Investors’ 2023 New Years’ resolution was apparently to forgive and forget their travails of 2022, as global markets spent 2023 shrugging off the prior years’ anxieties. Excluding emerging East Asia, major global markets have already fully recovered from their losses related to the inflation induced rate cycle kicked off in early 2022 (Chart 1). Last decade’s laggard in Latin America, is by far the biggest winner to date with gains of over +45% in the past two years, followed distantly by India (+11.1%) and then the U.S. (+3.4%). Only China, among major markets, did not recoup any of its losses in 2023.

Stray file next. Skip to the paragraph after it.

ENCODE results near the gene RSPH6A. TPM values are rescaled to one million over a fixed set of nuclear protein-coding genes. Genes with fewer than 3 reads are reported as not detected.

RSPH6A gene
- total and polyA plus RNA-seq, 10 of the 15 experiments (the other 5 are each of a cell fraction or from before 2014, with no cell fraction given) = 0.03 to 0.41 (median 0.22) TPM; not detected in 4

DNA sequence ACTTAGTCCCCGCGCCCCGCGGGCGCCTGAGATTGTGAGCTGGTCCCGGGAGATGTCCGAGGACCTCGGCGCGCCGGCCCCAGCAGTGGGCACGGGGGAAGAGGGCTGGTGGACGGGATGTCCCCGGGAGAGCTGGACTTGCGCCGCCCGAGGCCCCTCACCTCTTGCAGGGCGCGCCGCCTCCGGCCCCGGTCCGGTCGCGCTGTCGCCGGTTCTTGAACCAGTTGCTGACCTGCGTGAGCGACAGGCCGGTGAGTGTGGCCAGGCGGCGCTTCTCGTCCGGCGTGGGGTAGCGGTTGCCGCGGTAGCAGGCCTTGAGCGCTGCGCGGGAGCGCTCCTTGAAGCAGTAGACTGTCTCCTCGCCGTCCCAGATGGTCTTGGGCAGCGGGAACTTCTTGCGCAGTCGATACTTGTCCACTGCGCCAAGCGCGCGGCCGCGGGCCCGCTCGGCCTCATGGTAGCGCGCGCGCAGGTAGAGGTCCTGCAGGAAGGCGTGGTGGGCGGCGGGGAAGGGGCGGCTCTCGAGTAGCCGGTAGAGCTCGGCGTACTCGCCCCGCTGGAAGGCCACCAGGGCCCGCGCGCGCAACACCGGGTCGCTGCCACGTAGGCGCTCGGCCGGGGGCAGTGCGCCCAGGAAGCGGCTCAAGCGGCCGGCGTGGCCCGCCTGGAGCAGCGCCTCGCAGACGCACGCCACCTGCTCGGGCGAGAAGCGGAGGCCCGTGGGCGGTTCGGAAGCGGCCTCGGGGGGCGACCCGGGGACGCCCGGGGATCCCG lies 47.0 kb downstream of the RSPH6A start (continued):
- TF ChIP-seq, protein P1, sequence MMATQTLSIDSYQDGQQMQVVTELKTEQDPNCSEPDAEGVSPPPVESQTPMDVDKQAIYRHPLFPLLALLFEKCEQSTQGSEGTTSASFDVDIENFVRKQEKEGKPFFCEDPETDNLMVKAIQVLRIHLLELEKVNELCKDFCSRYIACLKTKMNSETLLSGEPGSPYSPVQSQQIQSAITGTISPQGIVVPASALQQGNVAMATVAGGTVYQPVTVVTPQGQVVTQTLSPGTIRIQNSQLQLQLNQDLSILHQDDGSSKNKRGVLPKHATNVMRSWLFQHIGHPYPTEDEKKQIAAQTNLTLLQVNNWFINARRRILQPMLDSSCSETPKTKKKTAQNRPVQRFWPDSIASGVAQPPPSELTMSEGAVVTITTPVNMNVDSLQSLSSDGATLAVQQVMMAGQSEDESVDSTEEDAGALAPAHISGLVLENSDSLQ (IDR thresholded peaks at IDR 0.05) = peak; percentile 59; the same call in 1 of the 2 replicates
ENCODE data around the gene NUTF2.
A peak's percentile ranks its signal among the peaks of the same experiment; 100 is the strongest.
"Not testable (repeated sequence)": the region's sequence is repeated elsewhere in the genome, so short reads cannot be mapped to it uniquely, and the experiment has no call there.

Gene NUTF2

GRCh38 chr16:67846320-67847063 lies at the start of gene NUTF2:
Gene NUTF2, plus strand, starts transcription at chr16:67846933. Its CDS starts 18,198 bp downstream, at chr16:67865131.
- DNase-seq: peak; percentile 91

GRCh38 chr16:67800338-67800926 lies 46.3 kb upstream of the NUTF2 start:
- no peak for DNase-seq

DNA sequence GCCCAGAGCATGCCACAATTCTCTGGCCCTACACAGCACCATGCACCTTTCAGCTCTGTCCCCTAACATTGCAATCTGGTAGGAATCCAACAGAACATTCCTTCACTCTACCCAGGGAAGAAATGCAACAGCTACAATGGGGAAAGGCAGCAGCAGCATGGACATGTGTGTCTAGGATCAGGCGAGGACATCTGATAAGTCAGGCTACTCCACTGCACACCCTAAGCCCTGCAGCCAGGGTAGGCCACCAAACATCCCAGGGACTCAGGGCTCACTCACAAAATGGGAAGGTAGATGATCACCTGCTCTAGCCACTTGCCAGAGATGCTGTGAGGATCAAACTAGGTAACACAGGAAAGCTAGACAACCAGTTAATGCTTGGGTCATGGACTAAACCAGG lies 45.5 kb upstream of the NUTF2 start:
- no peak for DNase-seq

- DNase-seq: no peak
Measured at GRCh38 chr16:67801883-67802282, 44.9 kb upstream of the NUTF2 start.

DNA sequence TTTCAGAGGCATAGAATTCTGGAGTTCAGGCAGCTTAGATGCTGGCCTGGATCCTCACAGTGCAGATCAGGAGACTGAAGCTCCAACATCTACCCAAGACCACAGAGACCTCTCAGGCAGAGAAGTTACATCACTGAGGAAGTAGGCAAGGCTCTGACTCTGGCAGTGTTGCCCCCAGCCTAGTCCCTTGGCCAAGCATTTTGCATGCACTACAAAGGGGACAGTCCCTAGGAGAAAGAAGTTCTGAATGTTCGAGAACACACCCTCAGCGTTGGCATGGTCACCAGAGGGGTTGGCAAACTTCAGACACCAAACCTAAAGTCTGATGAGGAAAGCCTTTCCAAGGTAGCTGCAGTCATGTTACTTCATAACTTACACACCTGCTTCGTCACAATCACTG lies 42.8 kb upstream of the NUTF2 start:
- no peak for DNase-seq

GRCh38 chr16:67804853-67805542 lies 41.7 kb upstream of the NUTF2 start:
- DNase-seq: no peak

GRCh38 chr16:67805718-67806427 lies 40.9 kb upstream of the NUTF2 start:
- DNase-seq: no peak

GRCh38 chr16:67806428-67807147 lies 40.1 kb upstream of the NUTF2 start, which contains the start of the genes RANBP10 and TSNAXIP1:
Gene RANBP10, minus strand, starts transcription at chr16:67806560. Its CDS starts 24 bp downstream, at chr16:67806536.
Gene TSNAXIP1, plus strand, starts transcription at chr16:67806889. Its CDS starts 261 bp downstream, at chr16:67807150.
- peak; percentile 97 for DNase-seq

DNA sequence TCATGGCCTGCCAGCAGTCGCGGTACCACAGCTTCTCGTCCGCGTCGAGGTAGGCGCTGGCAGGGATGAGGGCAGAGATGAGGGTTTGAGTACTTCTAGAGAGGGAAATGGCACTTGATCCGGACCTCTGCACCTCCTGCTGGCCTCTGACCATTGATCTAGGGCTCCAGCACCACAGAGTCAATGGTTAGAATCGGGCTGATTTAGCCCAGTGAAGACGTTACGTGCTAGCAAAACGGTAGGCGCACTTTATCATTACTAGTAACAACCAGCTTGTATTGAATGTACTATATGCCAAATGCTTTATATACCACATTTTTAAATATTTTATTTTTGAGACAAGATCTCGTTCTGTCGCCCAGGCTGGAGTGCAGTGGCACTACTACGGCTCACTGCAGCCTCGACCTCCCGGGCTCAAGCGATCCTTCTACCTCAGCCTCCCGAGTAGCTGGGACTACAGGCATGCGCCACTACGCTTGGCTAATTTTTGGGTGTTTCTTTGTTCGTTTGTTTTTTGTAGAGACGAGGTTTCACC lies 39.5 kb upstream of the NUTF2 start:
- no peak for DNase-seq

To many, there is good reason to discount the prior pessimism as it appears that the U.S. Federal Reserve and perhaps the European Central Bank (ECB) are both on the verge of declaring victory in bringing inflation down (albeit above the 2 percent target for both), without crushing the economy. But while it does seem probable that we have seen peak policy rates in the U.S. (for now), inflation, especially from wages and housing, remains quite sticky. Should inflation continue to persist above the Fed’s target of 2% (or even much higher), the impact of higher debt costs will increasingly be felt by borrowers globally. In this ‘higher-for-longer’ scenario, where policy rates remain above at least 3.5% for multiple years, we look at where the most risk and/or pain will be felt by the ongoing costs of leverage, and the implications for allocators.